BACKGROUND: Asians characteristically have flat or broad and round facial features. These characteristics are primarily attributable to enlarged and widened jawbones, impressive muscles associated with mastication, and a zygomatic arch involving the masseter. Their faces appear flat, with midface regression in the center. This regression is often combined with a narrow nasolabial angle and a depressed alar base and cheeks. METHODS: Between June of 1999 and March of 2002, 32 patients underwent facial contouring surgery for prominent mandible angles and subsequent rhinoplasty. After bilateral prominent mandible angle modification, midface augmentation was accomplished using bony segments obtained from sagittal splitting angle ostectomy. The bony fragments were inserted via an intraoral approach into the paranasal area, trimmed, and then reshaped with an osteotome. RESULTS: Of these 32 patients (31 women and one man), 47 percent were in their thirties. The amount of reduction of the distance between mandible angles on the frontal view, the extent of protrusion of the paranasal area on the profile view, and the degree of patient satisfaction were the primary areas of postoperative evaluation. Complications included one wound infection and two cases of wound dehiscence. All but two patients were satisfied with their results. CONCLUSIONS: Satisfactory aesthetic results were obtained with a one-stage modification of the mandible angles and advancement of the midfacial area. The advantages included the absence of any additional costs and a low infection rate. None of the disadvantages of an autologous transplant were present, and the procedure yielded aesthetically superior results. The authors advocate this method.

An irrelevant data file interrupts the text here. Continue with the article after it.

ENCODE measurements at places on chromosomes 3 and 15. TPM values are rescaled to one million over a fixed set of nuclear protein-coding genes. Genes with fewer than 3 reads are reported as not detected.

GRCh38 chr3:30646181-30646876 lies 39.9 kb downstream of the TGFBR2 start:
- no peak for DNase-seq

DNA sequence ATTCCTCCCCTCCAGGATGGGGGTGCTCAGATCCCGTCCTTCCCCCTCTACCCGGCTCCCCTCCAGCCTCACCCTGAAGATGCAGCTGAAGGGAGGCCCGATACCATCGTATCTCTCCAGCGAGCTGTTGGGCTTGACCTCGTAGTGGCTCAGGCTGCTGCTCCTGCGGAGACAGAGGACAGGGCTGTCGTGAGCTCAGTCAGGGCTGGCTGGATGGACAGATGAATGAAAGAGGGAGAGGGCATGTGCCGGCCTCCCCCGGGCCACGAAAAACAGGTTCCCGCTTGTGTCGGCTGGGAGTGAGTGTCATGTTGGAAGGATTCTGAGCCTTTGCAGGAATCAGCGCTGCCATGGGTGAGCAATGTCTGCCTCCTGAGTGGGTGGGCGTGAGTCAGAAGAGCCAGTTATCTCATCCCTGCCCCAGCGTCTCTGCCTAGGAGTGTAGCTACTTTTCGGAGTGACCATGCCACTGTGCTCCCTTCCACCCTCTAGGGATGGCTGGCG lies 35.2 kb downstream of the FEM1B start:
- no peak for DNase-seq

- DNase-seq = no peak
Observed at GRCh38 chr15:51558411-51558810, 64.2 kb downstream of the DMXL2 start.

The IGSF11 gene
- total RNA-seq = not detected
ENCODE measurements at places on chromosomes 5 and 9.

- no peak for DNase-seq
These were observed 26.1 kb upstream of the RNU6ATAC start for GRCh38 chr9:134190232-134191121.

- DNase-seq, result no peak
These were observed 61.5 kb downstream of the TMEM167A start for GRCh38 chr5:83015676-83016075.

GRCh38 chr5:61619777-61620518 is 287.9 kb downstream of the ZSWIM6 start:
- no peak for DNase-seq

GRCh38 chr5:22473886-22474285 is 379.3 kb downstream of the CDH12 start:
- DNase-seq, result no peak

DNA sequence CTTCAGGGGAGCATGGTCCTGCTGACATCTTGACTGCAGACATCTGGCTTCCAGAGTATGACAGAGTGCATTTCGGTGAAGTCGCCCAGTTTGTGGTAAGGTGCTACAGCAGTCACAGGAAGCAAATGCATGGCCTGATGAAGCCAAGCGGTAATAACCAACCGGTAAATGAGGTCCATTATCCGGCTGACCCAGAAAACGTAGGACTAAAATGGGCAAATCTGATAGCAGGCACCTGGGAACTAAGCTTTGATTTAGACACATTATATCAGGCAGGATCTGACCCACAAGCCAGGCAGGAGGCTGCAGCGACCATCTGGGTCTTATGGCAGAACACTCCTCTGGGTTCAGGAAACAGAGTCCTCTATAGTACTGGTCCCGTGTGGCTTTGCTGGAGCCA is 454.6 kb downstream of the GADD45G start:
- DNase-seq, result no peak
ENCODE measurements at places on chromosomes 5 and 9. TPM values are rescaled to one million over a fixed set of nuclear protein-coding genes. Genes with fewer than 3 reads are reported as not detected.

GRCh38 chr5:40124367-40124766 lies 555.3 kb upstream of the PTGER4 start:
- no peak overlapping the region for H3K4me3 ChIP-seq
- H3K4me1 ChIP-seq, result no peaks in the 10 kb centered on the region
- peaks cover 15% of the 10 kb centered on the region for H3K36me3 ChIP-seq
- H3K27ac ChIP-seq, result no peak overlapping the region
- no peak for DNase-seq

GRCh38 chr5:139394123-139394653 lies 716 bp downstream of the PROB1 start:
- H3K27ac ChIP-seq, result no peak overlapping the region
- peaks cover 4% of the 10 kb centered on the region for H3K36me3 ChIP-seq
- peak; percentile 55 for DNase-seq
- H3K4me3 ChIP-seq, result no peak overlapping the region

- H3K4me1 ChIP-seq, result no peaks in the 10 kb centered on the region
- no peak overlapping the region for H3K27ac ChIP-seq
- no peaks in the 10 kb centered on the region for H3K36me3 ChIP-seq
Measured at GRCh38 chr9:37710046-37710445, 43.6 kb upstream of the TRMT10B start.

|Number of pages||9|
|Journal||Plastic and Reconstructive Surgery|
|Publication status||Published - 2008 Feb 1|
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